CHICAGO — The Chicago Blackhawks were fined $2 million, and Stan Bowman is out as their president of hockey operations and general manager, following an independent investigation of a former player’s allegations of sexual assault by then-assistant coach Brad Aldrich in 2010.
NHL Commissioner Gary Bettman said the fine was the result of the Blackhawks’ “inadequate internal procedures and insufficient and untimely response in the handling of matters” related to the incident.
Blackhawks owner and Chairman Rocky Wirtz, and CEO Danny Wirtz announced that Bowman was leaving the organization after Reid Schar, a former federal prosecutor and partner at the firm of Jenner & Block LLP, read the findings of his firm’s independent investigation.
“Rocky and I appreciate Stan’s dedication to the Blackhawks and his many years of work for the team. However, we and he ultimately accept that, in his first year as general manager, he made a mistake, alongside our other senior executives at the time, and did not take adequate action in 2010,” said Danny Wirtz, who called the investigation’s final report “both disturbing and difficult to read.”
Bowman, who joined the Blackhawks in 2000, was named general manager on July 14, 2009 and had president of hockey operations added to his title on Dec. 16, 2020. He is the first general manager to win the Stanley Cup three times (2010, 2013 and 2015) in the NHL salary cap era.
Bowman will be replaced by Kyle Davidson, who joined the Blackhawks in 2010 as a hockey operations intern and was named assistant general manager of hockey administration prior to this season.
“Eleven years ago, while serving in my first year as general manager, I was made aware of potential inappropriate behavior by a then-video coach involving a player,” Bowman said in a statement. “I promptly reported the matter to the then-President and CEO (John McDonough) who committed to handling the matter. I learned this year that the inappropriate behavior involved a serious allegation of sexual assault. I relied on the direction of my superior that he would take appropriate action. Looking back, now knowing he did not handle the matter promptly, I regret assuming he would do so.”
According to Schar’s findings, a 20-year-old player who was a member of the Blackhawks’ American Hockey League team alleged that he was sexually assaulted by Aldrich on May 8 or 9 of 2010. The player, referred to as John Doe during the investigation finding’s announcement on Tuesday, was recalled to the Blackhawks as a possible fill-in player for the 2010 Stanley Cup Playoffs. Sometime between May 12-19, 2010, John Doe shared “very limited” information about the encounter with a Blackhawks skating coach. On May 23, senior director of hockey administration Al MacIsaac was told of the alleged encounter and MacIsaac told mental skills coach and team counselor Jim Gary speak to John Doe.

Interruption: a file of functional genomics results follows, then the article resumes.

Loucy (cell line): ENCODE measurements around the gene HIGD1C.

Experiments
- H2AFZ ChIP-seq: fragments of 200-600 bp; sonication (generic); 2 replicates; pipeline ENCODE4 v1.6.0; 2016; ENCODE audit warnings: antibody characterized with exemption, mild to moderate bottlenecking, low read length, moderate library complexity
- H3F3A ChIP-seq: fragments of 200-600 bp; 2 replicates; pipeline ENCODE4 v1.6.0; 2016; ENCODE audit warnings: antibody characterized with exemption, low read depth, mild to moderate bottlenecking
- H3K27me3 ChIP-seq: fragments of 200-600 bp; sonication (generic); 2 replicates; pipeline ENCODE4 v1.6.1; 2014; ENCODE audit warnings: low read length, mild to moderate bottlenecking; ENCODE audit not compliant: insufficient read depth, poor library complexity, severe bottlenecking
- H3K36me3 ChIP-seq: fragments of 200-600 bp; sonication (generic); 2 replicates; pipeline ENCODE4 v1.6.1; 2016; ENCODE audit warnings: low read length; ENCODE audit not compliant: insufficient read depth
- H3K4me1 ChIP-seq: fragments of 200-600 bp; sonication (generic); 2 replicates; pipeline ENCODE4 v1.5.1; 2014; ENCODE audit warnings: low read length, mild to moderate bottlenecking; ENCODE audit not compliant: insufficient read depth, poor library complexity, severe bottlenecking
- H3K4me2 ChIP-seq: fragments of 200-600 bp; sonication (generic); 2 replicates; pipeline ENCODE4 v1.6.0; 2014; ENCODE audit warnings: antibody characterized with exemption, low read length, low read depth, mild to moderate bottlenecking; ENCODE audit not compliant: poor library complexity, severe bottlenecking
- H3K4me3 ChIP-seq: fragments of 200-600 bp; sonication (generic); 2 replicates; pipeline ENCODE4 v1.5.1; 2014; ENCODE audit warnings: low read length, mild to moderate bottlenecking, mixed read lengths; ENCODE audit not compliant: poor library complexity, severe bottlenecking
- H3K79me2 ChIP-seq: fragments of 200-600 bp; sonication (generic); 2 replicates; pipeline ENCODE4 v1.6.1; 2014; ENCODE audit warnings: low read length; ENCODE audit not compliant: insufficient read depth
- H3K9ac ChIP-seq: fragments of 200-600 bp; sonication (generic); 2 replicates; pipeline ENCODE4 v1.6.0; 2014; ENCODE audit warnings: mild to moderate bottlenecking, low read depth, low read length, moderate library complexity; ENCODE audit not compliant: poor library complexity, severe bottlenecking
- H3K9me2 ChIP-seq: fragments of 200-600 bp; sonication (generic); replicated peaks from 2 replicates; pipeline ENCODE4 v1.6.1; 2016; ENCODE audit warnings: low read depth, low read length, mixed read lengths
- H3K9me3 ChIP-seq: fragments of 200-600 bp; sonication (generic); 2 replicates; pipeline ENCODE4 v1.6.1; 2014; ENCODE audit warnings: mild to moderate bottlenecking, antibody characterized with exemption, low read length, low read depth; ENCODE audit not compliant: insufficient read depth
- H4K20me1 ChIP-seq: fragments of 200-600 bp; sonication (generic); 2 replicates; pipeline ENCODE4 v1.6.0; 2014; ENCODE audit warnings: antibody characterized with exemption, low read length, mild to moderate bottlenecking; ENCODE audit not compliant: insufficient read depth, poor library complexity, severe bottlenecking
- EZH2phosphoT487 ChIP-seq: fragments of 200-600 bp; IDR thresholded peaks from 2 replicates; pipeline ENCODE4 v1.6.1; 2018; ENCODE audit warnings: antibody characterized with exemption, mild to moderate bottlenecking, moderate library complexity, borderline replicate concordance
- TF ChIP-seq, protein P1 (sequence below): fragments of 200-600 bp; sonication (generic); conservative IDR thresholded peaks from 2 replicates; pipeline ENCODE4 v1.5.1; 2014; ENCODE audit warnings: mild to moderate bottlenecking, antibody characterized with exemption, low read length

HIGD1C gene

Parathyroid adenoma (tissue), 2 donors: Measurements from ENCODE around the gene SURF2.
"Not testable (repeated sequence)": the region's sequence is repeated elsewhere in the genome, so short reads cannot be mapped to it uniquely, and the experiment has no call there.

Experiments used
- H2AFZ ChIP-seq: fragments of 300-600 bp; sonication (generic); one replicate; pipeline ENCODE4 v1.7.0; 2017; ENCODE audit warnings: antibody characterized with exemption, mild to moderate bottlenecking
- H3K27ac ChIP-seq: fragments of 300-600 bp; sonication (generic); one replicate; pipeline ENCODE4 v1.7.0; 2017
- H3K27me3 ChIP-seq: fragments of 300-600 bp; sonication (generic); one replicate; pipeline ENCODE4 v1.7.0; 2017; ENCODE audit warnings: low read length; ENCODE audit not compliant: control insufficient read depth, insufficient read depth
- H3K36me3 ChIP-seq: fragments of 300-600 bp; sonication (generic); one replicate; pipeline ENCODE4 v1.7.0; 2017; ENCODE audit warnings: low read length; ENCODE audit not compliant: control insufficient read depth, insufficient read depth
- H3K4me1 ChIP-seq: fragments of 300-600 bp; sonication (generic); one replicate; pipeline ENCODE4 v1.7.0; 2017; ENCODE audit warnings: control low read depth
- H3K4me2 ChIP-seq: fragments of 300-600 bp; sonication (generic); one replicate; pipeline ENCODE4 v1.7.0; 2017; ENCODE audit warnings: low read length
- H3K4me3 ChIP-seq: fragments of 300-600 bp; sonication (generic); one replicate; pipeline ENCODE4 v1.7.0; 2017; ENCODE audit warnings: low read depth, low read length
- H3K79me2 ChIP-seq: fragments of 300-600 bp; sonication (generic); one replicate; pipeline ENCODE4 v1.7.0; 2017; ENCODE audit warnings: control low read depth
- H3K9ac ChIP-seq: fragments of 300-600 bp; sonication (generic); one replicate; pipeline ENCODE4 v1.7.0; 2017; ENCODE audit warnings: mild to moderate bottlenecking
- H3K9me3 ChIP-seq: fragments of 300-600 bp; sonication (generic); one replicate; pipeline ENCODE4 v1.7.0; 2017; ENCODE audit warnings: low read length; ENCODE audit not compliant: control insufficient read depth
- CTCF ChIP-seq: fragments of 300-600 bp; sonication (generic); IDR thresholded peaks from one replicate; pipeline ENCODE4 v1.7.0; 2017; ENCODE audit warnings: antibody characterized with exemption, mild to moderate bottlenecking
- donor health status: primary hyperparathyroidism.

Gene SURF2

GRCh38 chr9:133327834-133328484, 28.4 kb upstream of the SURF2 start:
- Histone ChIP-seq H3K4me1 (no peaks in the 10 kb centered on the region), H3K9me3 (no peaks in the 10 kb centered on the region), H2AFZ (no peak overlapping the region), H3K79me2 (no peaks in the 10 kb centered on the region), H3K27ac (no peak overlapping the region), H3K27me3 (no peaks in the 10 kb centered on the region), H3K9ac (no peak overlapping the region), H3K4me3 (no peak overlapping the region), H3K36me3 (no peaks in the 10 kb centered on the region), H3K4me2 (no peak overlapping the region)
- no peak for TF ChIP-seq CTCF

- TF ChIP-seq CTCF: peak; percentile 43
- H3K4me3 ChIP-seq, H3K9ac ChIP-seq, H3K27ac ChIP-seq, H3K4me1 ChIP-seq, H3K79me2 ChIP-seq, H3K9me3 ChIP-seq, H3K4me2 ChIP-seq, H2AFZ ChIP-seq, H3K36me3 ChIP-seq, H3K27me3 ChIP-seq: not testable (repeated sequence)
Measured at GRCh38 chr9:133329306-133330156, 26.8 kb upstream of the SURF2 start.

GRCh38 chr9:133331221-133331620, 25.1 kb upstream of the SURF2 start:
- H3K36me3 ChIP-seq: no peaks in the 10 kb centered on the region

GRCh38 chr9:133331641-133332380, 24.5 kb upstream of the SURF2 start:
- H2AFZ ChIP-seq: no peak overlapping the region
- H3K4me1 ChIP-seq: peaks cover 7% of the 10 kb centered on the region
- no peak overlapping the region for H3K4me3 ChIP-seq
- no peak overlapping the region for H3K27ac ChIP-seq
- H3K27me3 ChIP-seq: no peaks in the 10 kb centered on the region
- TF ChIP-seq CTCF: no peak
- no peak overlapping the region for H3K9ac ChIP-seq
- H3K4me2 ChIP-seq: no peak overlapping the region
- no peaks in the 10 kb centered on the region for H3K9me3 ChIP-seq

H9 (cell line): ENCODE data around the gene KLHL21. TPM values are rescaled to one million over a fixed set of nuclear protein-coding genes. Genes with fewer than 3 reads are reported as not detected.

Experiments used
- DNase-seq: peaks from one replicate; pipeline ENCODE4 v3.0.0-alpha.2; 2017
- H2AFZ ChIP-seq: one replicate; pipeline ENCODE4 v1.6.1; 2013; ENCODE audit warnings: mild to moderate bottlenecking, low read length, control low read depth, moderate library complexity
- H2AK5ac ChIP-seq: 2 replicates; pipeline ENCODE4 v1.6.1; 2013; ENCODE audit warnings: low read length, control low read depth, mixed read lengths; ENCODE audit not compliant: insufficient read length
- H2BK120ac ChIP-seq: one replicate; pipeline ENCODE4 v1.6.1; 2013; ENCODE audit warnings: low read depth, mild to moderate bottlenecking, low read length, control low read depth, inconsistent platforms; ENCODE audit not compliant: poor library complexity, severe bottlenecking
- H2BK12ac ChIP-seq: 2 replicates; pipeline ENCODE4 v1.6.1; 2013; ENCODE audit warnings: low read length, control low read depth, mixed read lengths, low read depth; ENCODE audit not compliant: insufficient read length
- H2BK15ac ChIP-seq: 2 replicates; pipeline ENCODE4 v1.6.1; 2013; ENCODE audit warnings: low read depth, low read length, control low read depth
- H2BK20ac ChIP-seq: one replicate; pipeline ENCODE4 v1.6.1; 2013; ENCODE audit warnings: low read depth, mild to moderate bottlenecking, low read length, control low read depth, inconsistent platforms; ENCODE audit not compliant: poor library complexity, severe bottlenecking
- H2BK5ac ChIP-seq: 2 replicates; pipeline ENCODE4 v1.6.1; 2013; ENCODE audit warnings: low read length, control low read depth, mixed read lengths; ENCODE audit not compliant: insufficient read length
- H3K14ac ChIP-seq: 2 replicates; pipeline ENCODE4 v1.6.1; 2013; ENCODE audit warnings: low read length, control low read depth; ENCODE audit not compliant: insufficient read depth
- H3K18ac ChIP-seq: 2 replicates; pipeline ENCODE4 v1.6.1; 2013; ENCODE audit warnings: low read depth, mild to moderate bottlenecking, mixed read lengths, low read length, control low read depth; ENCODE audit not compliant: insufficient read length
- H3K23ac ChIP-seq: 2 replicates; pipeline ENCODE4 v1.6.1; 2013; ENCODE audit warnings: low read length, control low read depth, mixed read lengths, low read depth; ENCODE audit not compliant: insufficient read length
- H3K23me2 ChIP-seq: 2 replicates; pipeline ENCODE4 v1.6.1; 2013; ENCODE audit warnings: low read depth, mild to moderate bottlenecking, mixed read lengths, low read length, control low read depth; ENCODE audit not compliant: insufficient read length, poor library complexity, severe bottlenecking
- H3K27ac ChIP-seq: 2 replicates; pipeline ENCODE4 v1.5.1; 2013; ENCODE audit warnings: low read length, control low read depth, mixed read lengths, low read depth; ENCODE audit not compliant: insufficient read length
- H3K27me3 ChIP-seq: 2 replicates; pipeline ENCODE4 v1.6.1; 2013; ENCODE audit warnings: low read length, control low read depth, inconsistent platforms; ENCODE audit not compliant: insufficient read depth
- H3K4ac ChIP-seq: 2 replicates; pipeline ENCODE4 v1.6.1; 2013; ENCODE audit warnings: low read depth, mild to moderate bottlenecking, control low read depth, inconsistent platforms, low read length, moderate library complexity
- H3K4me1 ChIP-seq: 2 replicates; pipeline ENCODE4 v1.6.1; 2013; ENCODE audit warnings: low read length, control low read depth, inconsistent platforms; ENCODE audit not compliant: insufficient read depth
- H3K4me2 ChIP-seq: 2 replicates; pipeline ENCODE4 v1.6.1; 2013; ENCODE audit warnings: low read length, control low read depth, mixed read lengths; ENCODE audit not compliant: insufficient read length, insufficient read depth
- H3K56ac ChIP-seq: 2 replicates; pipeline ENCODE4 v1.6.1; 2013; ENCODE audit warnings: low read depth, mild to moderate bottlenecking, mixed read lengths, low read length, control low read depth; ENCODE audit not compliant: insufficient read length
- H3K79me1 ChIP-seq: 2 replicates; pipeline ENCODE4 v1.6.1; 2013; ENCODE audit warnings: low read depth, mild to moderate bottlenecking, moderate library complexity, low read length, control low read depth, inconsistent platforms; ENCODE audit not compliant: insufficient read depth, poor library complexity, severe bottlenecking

Also on May 23, within an hour of Chicago defeating the San Jose Sharks in the Western Conference Final to advance to the 2010 Stanley Cup Final, McDonough, then-senior vice president Jay Blunk, Bowman, MacIsaac, then-assistant GM Kevin Cheveldayoff and then-coach Joel Quenneville met with Gary to discuss what was learned about Aldrich and John Doe, according to the report.
“One witness recalled that during the meeting, Mr. McDonough and coach Quenneville made comments about the challenge of getting to the Stanley Cup Final and a desire to focus on the team and the playoffs,” Schar said. “What is clear is, after being informed of Aldrich’s alleged sexual harassment and misconduct with the player, no action was taken for three weeks.”
On June 14, 2010, according to the investigation, McDonough reported the information to the Blackhawks director of human resources and Aldrich was given the option to undergo an investigation into the allegations with John Doe or resign. He chose to resign.
McDonough was fired on April 27, 2020. Cheveldayoff has been GM of the Winnipeg Jets since June 8, 2011. Quenneville, who helped lead the Blackhawks to three Stanley Cup titles, was fired as coach on Nov. 6, 2018 and was named Florida Panthers coach on April 8, 2019.
Cheveldayoff and Quenneville have previously said they were not aware of the allegations against Aldrich at the time of the complaint.
Commissioner Bettman said he plans “to arrange personal meetings in the near future with both individuals to discuss their roles in the relevant events as detailed in the report. I will reserve judgment on (the) next steps, if any, with respect to them.”
In addition to the $2 million fine, Commissioner Bettman said should Bowman, McDonough, Blunk and MacIsaac wish to reenter the NHL in some capacity, “I will require a meeting with me in advance of their accepting any NHL club-related position in order to determine the appropriate conditions under which such new employment might take place.”